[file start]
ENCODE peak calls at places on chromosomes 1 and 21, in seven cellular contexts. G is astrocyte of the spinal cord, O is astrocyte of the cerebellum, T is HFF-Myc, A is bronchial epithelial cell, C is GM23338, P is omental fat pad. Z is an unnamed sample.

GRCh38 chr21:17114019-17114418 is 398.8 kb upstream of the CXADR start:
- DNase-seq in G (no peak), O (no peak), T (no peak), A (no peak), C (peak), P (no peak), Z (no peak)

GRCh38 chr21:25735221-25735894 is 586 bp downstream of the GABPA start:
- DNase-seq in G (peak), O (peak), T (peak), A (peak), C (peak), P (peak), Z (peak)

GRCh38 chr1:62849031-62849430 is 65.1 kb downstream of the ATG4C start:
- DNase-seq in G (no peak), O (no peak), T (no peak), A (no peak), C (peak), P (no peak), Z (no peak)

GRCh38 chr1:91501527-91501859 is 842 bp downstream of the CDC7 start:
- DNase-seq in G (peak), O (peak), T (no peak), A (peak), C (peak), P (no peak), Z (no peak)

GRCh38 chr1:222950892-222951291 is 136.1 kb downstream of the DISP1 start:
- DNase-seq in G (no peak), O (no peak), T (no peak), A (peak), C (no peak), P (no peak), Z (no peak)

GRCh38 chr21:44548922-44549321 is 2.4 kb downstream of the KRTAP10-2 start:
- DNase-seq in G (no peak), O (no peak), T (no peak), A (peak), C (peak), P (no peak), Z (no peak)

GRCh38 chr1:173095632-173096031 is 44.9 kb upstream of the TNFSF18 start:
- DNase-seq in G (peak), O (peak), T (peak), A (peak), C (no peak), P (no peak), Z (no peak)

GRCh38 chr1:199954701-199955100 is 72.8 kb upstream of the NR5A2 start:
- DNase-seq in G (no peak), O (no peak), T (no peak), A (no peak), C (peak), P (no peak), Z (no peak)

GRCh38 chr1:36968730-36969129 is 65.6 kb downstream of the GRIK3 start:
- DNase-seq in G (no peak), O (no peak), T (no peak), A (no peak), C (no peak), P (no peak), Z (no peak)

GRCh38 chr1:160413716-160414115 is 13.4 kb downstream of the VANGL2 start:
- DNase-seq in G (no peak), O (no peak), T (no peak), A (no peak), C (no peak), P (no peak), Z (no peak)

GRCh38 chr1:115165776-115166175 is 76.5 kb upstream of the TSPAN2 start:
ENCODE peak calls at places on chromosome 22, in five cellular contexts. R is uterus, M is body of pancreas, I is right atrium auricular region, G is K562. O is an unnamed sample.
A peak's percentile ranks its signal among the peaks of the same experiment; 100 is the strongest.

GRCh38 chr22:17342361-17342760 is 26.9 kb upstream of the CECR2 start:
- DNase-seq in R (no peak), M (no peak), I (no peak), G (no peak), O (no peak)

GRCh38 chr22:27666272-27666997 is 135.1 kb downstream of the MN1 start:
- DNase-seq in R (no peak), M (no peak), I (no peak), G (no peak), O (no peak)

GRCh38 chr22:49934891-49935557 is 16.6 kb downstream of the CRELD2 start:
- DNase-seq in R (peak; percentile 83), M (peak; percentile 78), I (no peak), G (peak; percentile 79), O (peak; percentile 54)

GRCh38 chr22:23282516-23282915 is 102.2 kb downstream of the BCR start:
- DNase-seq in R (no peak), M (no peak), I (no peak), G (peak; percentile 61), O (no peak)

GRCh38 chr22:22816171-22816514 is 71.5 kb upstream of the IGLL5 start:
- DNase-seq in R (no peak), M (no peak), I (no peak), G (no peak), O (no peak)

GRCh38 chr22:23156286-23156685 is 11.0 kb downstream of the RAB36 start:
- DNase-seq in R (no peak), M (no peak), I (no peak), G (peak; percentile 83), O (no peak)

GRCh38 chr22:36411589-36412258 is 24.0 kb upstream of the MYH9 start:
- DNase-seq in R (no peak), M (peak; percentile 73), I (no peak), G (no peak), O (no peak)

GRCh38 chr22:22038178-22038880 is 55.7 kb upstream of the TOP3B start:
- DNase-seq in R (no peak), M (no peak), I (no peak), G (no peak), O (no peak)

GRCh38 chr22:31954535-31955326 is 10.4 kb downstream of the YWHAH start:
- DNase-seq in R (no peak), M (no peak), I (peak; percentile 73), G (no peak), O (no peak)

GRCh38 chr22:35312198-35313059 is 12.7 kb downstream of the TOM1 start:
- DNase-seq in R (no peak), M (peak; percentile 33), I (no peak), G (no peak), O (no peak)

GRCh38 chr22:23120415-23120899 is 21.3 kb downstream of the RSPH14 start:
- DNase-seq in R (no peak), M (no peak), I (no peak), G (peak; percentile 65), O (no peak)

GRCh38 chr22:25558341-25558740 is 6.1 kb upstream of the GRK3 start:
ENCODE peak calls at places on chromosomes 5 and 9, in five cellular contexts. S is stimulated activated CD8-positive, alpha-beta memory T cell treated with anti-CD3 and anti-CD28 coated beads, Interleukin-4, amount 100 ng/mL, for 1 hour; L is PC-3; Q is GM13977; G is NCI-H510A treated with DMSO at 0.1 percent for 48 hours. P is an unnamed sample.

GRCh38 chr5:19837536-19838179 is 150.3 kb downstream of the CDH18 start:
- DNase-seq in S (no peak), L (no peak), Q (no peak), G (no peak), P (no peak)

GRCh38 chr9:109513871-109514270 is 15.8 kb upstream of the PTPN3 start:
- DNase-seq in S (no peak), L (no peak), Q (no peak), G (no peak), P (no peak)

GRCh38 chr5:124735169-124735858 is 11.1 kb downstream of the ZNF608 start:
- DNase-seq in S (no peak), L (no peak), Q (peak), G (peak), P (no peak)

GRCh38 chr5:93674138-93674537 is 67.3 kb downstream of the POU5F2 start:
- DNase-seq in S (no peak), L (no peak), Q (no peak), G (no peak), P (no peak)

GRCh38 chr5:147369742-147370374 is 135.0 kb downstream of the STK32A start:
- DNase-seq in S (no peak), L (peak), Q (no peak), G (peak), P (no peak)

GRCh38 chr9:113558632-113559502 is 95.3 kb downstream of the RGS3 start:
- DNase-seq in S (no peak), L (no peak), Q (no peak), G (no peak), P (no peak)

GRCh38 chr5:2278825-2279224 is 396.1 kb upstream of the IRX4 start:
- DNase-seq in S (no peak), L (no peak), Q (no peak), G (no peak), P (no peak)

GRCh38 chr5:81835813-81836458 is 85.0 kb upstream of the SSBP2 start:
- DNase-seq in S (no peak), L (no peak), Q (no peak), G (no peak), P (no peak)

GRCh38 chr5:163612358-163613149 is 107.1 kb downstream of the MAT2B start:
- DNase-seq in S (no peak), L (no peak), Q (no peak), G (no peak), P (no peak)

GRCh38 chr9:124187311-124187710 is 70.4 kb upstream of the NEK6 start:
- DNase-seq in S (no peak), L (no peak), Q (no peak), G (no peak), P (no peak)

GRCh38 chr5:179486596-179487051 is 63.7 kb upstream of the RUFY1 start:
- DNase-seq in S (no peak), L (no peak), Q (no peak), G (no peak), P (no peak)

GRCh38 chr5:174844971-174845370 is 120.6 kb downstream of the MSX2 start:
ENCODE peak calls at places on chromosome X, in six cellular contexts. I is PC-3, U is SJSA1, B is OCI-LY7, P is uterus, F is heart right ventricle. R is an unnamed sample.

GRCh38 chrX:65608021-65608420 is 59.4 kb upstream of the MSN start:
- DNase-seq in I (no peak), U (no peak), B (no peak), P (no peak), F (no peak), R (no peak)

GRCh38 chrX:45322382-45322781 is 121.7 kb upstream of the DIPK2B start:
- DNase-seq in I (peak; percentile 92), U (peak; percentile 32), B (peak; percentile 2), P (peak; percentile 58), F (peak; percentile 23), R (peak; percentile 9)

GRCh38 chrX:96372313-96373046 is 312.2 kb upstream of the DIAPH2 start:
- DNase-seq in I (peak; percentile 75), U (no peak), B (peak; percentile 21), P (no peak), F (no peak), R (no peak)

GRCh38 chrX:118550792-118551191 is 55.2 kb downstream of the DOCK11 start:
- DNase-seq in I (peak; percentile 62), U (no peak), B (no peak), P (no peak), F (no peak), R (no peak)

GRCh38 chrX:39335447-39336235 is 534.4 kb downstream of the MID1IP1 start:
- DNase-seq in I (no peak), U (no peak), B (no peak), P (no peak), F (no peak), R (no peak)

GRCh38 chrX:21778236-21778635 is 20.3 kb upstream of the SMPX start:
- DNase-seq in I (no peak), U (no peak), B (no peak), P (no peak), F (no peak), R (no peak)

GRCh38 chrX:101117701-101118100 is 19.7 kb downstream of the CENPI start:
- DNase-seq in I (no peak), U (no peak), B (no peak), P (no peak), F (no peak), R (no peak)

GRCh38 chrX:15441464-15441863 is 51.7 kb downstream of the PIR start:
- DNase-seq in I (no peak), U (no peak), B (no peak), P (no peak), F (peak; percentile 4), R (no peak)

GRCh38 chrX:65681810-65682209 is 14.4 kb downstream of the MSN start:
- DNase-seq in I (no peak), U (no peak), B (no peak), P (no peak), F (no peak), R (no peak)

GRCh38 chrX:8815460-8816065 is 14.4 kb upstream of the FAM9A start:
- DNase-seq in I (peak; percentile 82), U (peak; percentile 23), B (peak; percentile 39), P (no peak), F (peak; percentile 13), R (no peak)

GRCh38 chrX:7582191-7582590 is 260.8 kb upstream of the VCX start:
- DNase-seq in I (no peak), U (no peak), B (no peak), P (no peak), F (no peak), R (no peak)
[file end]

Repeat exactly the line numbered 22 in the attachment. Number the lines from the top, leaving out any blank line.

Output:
GRCh38 chr1:115165776-115166175 is 76.5 kb upstream of the TSPAN2 start: